Positive moves: Mortgage lenders are finding ways around negative equity

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NEGATIVE equity has been haunting more than a million people since the property slump, accounting for around 7 per cent of all home owners in the UK. Those unlucky enough to buy at the top of the market and take large mortgages have found that their homes are now worth less than their mortgages and that they are unable to sell because they cannot pay off what they owe.

The number of those with negative equity peaked in the first quarter of 1993, according to the Bank of England's estimates, when almost 1.8 million households had a total of pounds 11.7bn of negative equity. This has now fallen to 1.3 million households with a total of pounds 7.6bn.

Three out of four households with negative equity, according to the Woolwich Building Society's latest survey, live in the South of England. About 13 per cent of owner-occupiers with negative equity live in the South-east, 12 per cent in East Anglia, 11 per cent in Greater London and 11 per cent in the South-west. The figure drops to 5 per cent in Wales, and 2 per cent in Yorkshire and Humberside. The North has seen negative equity disappear. Cases in Scotland and Northern Ireland are rare.

The Halifax announced new figures yesterday on its negative equity schemes launched last October. It has helped almost 500 borrowers of 5,000 who have approached the society. Around 1,500 more cases are being processed. Most of the requests have come from the South-east, South- west and London, with a few from the Midlands and Northern regions.

Some lenders have produced schemes to enable people with debts bigger than the value of their properties to move. The Woolwich launched the first one in November 1992, whereby parents with equity in their home guarantee the extra money needed for their offspring to move house when a larger loan is required.

It launched a second scheme in March 1993 for those who needed to move because of their jobs or growing families to properties of equal value to those they were selling. This year, a third scheme was produced for people with good repayment records who wanted to move for any reason.

They could borrow 125 per cent of the value of their houses as long as there was not more than a pounds 25,000 shortfall.

Adrian and Kim Cottington completed on their new home in East Sussex in March, thanks to the Halifax. 'We bought a flat at the top of the market in 1989, in Seaford for pounds 50,000.' says Mr Cottington, a finance manager.

'We borrowed 100 per cent, with most of it from the Halifax. And as far as I was concerned, you couldn't lose money on property. But who was to know what was to happen.

'Last year we had a baby, Hannah, who is now six months, and although the flat was very nice, we needed somewhere larger. I tried to sell our flat at first at a reasonable price, but soon realised the only way we would sell was by dropping that to pounds 35,000, the market price. Of course, the house we eventually bought was much cheaper, too.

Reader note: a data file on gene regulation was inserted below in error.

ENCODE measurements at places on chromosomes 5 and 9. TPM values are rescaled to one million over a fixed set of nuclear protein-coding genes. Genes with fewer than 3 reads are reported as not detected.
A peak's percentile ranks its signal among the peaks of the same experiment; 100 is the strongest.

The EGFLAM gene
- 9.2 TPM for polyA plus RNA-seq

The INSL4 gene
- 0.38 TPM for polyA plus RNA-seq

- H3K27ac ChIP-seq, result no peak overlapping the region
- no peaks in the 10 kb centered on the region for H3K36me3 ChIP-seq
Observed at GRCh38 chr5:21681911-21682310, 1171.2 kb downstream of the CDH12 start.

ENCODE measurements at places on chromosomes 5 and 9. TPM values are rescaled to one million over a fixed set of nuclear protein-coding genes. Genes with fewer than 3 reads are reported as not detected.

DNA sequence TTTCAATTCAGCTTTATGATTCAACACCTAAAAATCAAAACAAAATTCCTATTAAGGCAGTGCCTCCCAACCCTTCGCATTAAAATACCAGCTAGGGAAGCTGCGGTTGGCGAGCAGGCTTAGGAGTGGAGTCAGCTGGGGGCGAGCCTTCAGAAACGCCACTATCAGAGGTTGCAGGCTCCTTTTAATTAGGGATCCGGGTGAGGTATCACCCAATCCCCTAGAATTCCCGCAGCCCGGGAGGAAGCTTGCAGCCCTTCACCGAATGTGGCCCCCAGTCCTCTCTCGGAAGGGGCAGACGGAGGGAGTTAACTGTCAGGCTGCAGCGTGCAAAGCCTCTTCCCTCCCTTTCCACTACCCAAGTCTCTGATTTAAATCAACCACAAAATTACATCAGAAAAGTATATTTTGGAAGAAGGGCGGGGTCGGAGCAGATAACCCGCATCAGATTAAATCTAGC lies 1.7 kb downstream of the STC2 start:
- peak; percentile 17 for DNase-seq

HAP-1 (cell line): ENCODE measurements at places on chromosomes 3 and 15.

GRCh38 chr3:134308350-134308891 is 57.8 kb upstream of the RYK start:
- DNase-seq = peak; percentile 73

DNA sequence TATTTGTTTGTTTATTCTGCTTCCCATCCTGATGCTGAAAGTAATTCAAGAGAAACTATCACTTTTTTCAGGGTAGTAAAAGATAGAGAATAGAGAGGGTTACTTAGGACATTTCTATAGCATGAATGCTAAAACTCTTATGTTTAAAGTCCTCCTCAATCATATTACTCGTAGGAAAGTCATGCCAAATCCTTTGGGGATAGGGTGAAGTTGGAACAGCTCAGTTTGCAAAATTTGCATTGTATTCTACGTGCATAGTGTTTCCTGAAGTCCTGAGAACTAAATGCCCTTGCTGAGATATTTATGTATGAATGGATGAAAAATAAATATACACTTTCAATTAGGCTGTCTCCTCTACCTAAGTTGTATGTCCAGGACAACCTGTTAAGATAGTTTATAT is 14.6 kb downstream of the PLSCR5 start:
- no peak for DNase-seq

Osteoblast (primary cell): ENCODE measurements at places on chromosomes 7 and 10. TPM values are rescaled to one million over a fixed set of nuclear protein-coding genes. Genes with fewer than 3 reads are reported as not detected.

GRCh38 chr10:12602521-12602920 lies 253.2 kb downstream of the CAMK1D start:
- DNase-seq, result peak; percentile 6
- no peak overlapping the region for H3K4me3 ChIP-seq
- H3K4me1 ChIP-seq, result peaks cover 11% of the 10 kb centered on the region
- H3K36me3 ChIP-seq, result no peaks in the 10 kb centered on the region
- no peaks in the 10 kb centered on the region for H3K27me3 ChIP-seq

'As soon as the Halifax's scheme was announced, we applied to our local office and were lucky enough to have someone who knew what they were doing. Through the scheme, we managed to buy our two-bedroom house in Lewes for pounds 52,500 this year. The Halifax lent us 100 per cent of the new property plus about pounds 12,800 shortfall from the flat. We had to pay all the costs of moving home out of capital.

'There were quite a few conditions to fulfil, and it took a while to sort out. I have a good job with a good salary, my wife works too, and my sister, who had enough equity in her house, was a guarantor as well.'

A spokeswoman for the Halifax says that it is not a condition of the scheme that borrowers provide a guarantor, but it helps to have that back-up as the loan is high-risk.

As with the other schemes, the shortfall - up to the pounds 25,000 limit - can be carried forward at the prevailing mortgage base rate, and the maximum repayment period is 20 years.

Britannia Building Society is now also offering a scheme, but this is limited to those who need to move due to work or family reasons. If a borrower wishes to trade down to reduce his mortgage debt, he can do so under the scheme, for whatever reason, provided his repayment record is good. Desmond Hudson, head of lending, says: 'We do think a sizeable number of our borrowers will be helped by the scheme, and we see lending on this product in terms of millions of pounds this year.'

Britannia stipulates that the money lent to cover the equity shortfall must be repaid over 10 years on a repayment basis. The main mortgage can be repaid by any method.

The Leeds launched its first negative equity scheme in July 1993, with customers having to have a genuine reason for moving. Now this has been opened to any borrower. 'The scheme has run quite successfully for several months,' says a spokesman. 'It has been tried and tested, so we decided to extend it.'

The total debt must not be more than 125 per cent of the new property, but there is no limit to how much shortfall can be carried forward. The residual debt must be repaid within 15 years, and the customer must put up 5 per cent of the additional borrowing. So far, the Leeds has around 200 applications going through, with half agreed and completed.

Scottish Amicable and Royal Bank of Scotland's Equity Builder mortgage allows homeowners to take a 100 per cent fixed, capped or variable-rate loan plus an additional advance at the same rate to cover the negative equity. The total may be up to 125 per cent of the value of the new home.

The negative equity portion of the loan is covered by up to 95 per cent of the surrender value of an existing with-profits endowment policy. Borrowers must be between 23 and 55.

(Photograph omitted)